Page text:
Stopped to gaze with listening wonder, in the simpler days of yore ;
Awe-struck, gazed in silent worship, well beseeming Nature’s child,
As in chase they roamed the plain, or tracked in war the pathless wild :
And as often as they listened, on the voices of the flood
Deep were borne the Spirit’s mutterings, calling fierce for human blood ;
Ay, and sacrifice more cruel in that cry they understood :
Gift of Nature’s choicest treasure, peerless budding womanhood ! Continue reading “The Legend of the White Canoe by William Trumbull”→
Yon Rainbow, circling great Niagara’s brow,
Tells, children, of a chieftain’s awful vow;
Hark to its tale of sadness and of love,
All other legends of our race above:
The story of Wenona’s White Canoe,
The grand devotion of her lover true,
The fate that swept their youthful lives away,
Marked by Niagara’s Rainbow to this day.
For know, my children, in the days of yore,
Or ever white man’s foot had pressed this shore,
In forest deep and dark our fathers dwelt,
Before the Manitou devoted knelt,
Craved His protection and His mighty aid
Against the foe and famine — to Him prayed
When pestilence up-raised its baleful head,
Swelling the gruesome ranks of warrior dead.
But comes a day when prayer and offering fail,
When medicines of wise men naught avail,
When through the tribe, with footsteps grim and gaunt,
Stalk the twin spectres, Pestilence and Want.
In terror then, around the council fire
Gather the chiefs, their head Wenonah’s sire;
“What can we offer Thee, Oh! Manitou?”
Speaks the Great Spirit then: “The White Canoe!”
Full well they know the precious sacrifice
Demanded, but, though terrible the price,
To save the few still left it must be paid —
Niagara’s Water-god the fairest maid
Of all the tribe as offering must claim —
Her sacrifice to cleanse the tribe of blame.
Who shall it be? Alas! there is but one
On whom the lot can fall! The deed is done!
Like arrow to the mark each glance now turns
Toward fair Wenonah, and her sire’s heart yearns
At thought that she – his dear – his only child,
Must seek her fate beneath the waters wild.
Stately he rises in his place: “Nay! nay!”
He cries, “If naught but that our doom can stay,
We’ll brave the famine’s pestilential breath,
Till all the tribe lies stark and cold in death!”
Up springs Wenonah: “Father! hear me speak!
Though but a woman, think me not so weak
That I would shrink, a coward, from flood or fire,
To save my tribe! My blood is thine, my sire!
Lead on, Oh! warriors, to Niagara’s Fall
Its might shall not my woman’s heart appal!
Farewell, my sire! Uncas, my love, farewell!
Great Water-god! sound thou Wenonah’s knell!”
And now, through leagues of forest have they tracked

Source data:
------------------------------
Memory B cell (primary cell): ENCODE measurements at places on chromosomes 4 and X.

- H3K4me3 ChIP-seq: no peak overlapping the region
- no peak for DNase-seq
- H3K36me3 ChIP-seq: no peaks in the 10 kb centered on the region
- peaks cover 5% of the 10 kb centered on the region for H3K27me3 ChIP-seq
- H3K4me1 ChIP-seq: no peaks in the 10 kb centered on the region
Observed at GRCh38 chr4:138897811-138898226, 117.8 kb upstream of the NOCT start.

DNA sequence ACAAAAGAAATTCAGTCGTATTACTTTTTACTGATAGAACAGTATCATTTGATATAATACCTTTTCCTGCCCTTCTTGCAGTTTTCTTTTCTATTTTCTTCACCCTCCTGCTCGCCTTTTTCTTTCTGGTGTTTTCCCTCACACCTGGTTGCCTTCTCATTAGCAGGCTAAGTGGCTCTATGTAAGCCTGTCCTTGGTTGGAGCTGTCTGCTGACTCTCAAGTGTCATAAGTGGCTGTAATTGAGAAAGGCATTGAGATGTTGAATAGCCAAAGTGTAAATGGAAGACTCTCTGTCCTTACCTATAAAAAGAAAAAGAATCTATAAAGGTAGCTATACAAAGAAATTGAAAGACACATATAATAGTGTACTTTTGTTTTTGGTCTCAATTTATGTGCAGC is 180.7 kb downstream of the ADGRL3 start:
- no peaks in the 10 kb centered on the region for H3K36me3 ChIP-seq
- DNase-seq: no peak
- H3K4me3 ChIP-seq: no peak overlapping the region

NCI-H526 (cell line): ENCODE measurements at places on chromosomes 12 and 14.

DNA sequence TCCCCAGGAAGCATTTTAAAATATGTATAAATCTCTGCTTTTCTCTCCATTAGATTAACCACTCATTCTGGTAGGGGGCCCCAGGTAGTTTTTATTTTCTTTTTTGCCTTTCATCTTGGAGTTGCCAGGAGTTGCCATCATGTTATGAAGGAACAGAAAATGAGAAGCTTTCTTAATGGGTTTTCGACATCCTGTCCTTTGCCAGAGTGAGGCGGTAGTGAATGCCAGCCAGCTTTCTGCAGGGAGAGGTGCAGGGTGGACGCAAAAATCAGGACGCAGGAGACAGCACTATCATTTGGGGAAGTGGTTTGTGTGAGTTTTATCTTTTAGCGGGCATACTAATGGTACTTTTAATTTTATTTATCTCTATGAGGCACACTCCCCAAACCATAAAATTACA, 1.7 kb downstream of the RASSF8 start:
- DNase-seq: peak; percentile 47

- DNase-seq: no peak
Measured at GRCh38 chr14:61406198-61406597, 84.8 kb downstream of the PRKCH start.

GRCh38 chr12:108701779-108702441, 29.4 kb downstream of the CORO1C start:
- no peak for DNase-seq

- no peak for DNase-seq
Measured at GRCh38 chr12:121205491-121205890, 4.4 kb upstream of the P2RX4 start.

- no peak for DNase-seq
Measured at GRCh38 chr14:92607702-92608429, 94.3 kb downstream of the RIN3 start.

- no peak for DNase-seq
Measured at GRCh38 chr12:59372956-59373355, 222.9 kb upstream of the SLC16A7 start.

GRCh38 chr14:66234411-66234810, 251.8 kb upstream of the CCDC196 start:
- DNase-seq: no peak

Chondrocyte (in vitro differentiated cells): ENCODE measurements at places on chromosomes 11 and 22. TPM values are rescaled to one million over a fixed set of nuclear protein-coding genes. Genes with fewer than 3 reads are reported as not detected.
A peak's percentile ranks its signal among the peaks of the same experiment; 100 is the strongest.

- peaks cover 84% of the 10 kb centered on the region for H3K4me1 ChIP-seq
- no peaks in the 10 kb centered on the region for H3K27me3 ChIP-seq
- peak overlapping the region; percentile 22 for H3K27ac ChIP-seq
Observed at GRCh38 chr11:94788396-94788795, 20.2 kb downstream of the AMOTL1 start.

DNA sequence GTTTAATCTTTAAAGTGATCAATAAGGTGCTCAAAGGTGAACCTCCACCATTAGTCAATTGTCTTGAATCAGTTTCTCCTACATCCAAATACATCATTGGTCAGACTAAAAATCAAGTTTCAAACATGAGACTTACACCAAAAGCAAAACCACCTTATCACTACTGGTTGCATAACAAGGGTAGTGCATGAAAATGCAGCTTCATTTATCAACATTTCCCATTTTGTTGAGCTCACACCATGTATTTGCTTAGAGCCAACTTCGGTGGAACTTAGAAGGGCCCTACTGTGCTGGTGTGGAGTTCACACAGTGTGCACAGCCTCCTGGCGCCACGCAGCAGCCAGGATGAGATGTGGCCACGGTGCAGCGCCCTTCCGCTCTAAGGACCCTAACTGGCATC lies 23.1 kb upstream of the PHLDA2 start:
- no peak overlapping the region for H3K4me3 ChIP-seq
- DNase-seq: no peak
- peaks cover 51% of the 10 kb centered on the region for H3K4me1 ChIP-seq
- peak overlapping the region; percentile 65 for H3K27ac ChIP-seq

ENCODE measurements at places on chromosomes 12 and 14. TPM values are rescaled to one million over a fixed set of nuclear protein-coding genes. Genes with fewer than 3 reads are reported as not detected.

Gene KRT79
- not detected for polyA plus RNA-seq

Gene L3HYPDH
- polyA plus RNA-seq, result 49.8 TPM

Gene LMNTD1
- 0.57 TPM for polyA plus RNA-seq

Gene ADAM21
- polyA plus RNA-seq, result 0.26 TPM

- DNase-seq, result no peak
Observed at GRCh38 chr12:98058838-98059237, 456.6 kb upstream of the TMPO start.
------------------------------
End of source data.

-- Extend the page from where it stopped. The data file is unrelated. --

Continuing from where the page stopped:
Their mournful way toward the Cataract.
Before that band of dusky warriors grim
Stalks, stern and silent, the gaunt form of him
Who, savage chieftain of a savage race,
Yet, sorrow pictured in his warrior face,
Now, torn with anguish, offers up his child,
A sacrifice unto the waters wild.
Amid the circle of her dusky maids,
Wenonah treads the darksome forest glades,
The fairest of her tribe — her Nation’s pride —
While Uncas walks dejected by her side.
And though her own brave eyes are filled with tears,
She strives with cheerful word to calm his fears,
But nought can give his troubled spirit rest,
Or loose those savage lips, with grief compressed.
Now, as she hears Niagara’s deep boom,
A premonition of her dreadful doom,
Reverberating through the forest aisles,
Up in her lover’s face she faintly smiles,
And whispers of that land beyond the grave,
That bourne of maiden pure and warrior brave,
Where she, though now torn weeping from his side,
In the Great Spirit’s home may be his bride.
The White Canoe receives its precious freight
Of flowers and fruit, and clad in mimic state,
Reclines amid the bloom, Wenonah fair —
Most luscious fruit, and fairest blossom there.
The warriors grim, smile on such beauteous bribe,
To lure the spirits’ blessing on their tribe,
And all save Uncas gaze with eager eye,
As bark and burden down the current fly.
But not alone must poor Wenonah brave
That dreadful vortex, for, though nought can save,
A love there is, death even cannot part,
And such the love that fills brave Uncas’ heart;
A single stroke and they are side by side,
Alone — together — ‘mid the boiling tide!
Hand clasped in hand as plunging o’er the brink —
Heart throbs with heart as in the flood they sink.
The striken warriors turn in mute dismay,
Then silent — saddened — take their homeward way,
And on their heads, from out the cloudless blue,
The spray-drops fall, tinted with rainbow’s hue
“The Spirit weeps,” they cry, “for Uncas brave —
The Spirit’s bow lies upon Uncas’ Grave!”
And still the mists from her vexed bosom rise,
Niagara’s tears for Love’s great sacrifice,
And still o’er Uncas’ grave the spirit’s rainbow lies.
Source: Willard Parker. Niagara’s Rainbow: The Legend of the White Canoe. Conshohocken, PA: Willard Parker Publishing Co., 1922.